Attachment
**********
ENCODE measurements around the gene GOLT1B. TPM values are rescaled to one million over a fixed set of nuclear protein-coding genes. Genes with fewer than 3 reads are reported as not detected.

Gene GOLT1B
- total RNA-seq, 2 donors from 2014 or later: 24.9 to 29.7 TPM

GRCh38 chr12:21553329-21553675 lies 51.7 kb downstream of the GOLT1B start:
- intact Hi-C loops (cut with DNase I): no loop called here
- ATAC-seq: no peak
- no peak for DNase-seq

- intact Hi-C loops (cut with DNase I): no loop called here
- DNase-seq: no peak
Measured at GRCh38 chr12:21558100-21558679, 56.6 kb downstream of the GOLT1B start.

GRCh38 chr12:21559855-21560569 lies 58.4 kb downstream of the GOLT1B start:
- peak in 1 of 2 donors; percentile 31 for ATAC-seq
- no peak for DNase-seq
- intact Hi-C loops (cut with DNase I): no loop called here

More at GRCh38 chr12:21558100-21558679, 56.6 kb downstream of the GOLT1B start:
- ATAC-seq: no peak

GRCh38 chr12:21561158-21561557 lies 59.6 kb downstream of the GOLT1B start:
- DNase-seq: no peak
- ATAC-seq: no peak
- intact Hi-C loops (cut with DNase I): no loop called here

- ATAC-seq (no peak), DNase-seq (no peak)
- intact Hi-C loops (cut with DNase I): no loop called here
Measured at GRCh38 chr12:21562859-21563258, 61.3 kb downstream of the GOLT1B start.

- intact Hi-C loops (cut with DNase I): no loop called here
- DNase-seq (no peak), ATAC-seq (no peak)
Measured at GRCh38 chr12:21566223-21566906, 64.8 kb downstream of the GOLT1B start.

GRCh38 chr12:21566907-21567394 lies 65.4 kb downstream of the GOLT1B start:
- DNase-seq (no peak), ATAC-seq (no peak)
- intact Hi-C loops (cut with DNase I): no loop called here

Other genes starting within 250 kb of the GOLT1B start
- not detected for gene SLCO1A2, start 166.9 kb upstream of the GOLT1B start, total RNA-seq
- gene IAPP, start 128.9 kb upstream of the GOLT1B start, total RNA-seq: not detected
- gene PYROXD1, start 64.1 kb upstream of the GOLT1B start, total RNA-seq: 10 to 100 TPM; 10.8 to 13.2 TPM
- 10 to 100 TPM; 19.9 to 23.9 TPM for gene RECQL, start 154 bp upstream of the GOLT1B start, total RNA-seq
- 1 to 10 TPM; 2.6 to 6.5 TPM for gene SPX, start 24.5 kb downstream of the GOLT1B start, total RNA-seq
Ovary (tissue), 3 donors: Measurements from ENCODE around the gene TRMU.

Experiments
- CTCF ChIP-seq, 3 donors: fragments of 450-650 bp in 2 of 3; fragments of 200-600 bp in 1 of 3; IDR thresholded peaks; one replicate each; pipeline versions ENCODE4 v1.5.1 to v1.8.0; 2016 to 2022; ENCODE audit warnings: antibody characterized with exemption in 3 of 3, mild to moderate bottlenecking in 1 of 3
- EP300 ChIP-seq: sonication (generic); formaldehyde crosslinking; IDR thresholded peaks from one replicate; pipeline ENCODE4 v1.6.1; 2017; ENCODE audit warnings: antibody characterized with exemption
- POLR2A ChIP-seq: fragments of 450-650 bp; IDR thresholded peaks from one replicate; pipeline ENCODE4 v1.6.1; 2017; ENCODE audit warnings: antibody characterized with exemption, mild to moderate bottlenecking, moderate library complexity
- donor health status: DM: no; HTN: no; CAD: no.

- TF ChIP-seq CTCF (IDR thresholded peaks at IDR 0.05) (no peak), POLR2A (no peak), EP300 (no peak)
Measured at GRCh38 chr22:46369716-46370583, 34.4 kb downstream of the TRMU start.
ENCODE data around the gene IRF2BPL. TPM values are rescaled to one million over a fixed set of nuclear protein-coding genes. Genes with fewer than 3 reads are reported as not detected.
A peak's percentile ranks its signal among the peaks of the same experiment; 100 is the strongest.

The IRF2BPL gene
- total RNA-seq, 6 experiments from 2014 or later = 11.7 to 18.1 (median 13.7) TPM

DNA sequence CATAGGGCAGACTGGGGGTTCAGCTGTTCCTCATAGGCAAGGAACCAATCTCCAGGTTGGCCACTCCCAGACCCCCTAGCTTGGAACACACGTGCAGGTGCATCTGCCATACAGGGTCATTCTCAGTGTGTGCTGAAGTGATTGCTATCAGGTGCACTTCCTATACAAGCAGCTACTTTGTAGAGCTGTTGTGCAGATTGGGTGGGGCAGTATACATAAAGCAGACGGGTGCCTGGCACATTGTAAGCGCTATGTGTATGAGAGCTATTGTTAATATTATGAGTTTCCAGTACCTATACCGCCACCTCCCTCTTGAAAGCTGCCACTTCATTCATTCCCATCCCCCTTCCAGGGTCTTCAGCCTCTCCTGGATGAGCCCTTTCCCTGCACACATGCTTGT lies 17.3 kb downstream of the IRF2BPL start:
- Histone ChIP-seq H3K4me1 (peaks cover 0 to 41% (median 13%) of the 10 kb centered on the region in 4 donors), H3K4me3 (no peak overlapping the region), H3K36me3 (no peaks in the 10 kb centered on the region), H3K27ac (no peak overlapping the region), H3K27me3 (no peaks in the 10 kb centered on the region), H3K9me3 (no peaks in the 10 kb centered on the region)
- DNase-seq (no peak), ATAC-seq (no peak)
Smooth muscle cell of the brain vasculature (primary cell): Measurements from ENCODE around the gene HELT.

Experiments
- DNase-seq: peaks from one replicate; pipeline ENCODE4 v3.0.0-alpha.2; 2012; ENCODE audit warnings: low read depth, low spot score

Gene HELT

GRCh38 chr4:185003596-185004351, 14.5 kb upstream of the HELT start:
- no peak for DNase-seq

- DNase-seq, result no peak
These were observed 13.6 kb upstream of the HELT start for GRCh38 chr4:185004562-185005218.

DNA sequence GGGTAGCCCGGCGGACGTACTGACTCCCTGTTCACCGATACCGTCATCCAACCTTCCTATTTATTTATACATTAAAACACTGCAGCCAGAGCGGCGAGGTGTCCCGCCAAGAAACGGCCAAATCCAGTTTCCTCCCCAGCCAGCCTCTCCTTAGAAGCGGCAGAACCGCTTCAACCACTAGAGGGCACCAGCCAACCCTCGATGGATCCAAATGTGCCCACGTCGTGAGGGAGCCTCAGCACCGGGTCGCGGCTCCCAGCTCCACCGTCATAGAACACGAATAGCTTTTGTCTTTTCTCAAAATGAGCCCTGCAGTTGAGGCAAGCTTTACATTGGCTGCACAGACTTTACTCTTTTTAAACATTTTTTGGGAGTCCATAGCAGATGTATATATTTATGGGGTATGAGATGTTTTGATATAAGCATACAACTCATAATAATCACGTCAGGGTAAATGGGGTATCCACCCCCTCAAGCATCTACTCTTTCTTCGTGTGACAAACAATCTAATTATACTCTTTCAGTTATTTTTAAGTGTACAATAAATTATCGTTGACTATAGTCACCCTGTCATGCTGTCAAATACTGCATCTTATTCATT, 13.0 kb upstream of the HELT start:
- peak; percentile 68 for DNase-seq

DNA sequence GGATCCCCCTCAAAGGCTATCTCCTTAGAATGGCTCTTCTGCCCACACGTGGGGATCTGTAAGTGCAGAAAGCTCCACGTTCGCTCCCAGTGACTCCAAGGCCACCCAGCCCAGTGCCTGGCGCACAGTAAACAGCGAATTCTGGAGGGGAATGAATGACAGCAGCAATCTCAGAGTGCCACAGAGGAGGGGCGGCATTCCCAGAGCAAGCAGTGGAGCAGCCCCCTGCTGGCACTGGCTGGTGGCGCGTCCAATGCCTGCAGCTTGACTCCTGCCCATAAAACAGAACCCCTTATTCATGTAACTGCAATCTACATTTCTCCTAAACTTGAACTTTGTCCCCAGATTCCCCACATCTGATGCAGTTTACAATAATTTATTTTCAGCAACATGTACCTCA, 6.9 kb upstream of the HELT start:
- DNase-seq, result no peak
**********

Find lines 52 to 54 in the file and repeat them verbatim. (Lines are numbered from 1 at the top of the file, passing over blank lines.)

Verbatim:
Experiments
- DNase-seq: peaks from one replicate; pipeline ENCODE4 v3.0.0-alpha.2; 2012; ENCODE audit warnings: low read depth, low spot score

Gene HELT